Did I make a bad decision?

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niss
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Did I make a bad decision?

Post by niss »

So today I was down at Buttonville to pick up UBC and fly to Brantford than back to Barrie.

On start I noticed that the ammeter was pegged at 0. Ever since I bought the plane it always bounced off the stop, and this annual I pulled the alternator to get tested and it was fine.

I figured that it might be the instrument itself and and everything electrical was working fine I continued with the flight.

YKZ - YFD was uneventful, but YFD - CNA3 around Guelph I dropped off Radar. Centre asked me to cycle it, which I did and it didnt come back. I terminated flight following and stayed clear of Class C. A short while later I lost Xmit, Then my fuel gauges read 0 (I knew I had plenty of fuel) then my Oil Temp went dead. I texted my AME, and on his advice shut everything off to conserve battery so I could run my aux pump for landing, and continued the flight 30 more min to my destination.

I then landed with no issue.


My question is this: Should I have never taken off? At the time my electrical system was working fine (obv. off battery) and as the voltage dropped so did the equipment.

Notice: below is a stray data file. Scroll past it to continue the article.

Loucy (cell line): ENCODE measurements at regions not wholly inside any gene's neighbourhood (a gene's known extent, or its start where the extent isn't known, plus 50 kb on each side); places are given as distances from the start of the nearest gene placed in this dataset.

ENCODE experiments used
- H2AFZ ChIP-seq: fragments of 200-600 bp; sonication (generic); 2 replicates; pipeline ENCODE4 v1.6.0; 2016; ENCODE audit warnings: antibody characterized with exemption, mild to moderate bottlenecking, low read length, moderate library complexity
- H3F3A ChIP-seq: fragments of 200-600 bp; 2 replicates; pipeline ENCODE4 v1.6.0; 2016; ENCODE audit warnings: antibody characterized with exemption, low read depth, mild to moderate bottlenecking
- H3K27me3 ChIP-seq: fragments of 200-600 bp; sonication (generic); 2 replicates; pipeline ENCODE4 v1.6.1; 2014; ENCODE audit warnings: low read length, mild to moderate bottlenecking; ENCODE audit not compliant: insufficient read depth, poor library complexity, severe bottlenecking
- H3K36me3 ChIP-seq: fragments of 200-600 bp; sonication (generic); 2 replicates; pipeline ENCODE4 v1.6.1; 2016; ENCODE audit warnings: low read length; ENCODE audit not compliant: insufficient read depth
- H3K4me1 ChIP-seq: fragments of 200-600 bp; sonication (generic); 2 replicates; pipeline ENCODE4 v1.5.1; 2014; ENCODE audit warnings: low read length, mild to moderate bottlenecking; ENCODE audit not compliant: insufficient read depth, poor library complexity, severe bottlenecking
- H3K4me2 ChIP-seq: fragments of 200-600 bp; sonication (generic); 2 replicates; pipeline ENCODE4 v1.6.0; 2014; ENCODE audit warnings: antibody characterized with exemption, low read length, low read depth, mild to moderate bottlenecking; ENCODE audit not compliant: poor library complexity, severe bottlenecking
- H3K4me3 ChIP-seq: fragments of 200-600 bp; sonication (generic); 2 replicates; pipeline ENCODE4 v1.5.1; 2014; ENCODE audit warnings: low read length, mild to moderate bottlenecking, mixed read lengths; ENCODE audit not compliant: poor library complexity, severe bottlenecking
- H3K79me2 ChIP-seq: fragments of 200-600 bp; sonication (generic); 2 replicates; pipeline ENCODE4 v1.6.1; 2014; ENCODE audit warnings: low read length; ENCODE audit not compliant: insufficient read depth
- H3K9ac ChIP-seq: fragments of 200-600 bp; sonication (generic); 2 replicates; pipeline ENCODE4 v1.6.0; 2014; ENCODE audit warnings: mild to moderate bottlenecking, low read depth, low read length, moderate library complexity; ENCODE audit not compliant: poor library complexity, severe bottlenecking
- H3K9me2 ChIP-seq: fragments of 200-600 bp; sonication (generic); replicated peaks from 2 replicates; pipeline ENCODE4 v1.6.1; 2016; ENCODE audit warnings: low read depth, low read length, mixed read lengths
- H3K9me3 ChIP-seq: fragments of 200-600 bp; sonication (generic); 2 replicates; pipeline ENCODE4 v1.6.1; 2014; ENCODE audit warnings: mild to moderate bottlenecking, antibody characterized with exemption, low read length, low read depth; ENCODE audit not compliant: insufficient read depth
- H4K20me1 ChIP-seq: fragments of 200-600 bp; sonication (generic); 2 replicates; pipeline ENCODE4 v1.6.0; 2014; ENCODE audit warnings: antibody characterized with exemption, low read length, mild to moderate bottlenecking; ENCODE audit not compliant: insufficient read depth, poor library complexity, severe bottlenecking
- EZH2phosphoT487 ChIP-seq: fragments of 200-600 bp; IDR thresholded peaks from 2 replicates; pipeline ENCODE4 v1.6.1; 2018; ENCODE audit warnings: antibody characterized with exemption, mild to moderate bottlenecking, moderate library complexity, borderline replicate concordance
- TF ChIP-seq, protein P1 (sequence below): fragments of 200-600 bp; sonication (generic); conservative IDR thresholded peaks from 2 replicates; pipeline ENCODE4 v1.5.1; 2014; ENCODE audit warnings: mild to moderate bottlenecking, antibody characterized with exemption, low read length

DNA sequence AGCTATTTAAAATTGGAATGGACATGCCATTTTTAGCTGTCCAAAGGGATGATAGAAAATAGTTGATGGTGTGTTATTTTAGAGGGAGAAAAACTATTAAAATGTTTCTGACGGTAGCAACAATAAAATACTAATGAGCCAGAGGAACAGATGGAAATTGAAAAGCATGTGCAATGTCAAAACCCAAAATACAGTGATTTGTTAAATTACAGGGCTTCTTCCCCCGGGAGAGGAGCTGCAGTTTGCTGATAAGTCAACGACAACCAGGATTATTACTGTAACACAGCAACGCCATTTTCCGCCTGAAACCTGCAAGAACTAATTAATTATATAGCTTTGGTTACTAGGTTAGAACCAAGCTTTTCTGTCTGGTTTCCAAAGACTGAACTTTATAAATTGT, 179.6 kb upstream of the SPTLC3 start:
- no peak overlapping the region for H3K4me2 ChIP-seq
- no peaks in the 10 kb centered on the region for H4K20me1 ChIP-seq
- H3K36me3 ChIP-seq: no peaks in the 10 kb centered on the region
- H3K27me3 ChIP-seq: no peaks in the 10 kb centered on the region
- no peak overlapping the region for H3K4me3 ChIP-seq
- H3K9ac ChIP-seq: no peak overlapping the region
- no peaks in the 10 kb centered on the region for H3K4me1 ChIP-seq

I wrongfully assumed it was just the instrument and rationalized that the worse that could happen is exactly what did.

Should I have stayed on the ground or did I take an acceptable risk?

That in mind, I did learn a valuable lesson. I was exposed to an unusual and undesirable situation that thankfully was not a dangerous one. I now know to be more diligent when it comes to electrical systems, and have some exposure to being outside of my comfort zone and trouble shooting mid air.

Not happy it happened, but thankful that I had the opportunity to learn a strong pointed lesson safely.
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azimuthaviation
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Re: Did I make a bad decision?

Post by azimuthaviation »

Second attempt...

No you made a good call taking off dontcha think ;) ?

But seriously, a lot of older guages cannot be trusted and if you were to rely on them completely a lot more take offs would be rejected.

Does your ammeter have a white dot in the corner? If not get one that does. As well there is an SB or AD that calls for installing an ammeter with an external shunt. These will give you a more reliable and safe ammeter (the old ones had a tendency to on occasion catch fire). I think the first AD came out about the external shunt, fololwed by an SB about the dot.

Doesnt your aircraft have a voltmeter as well ? If not install a digital one as that can be a clue to your charging system, if the needle slowly drops, theres a problem. Another test is turn on some interior lights and bring up the RPM. If the alternator is functionif correct the lights will brighten, in your car or plane. If your alternator is faulty in your car the lights will dim, in your plane they wont brighten or dim. Check your voltemeter for a change after doing this.
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Re: Did I make a bad decision?

Post by SuperchargedRS »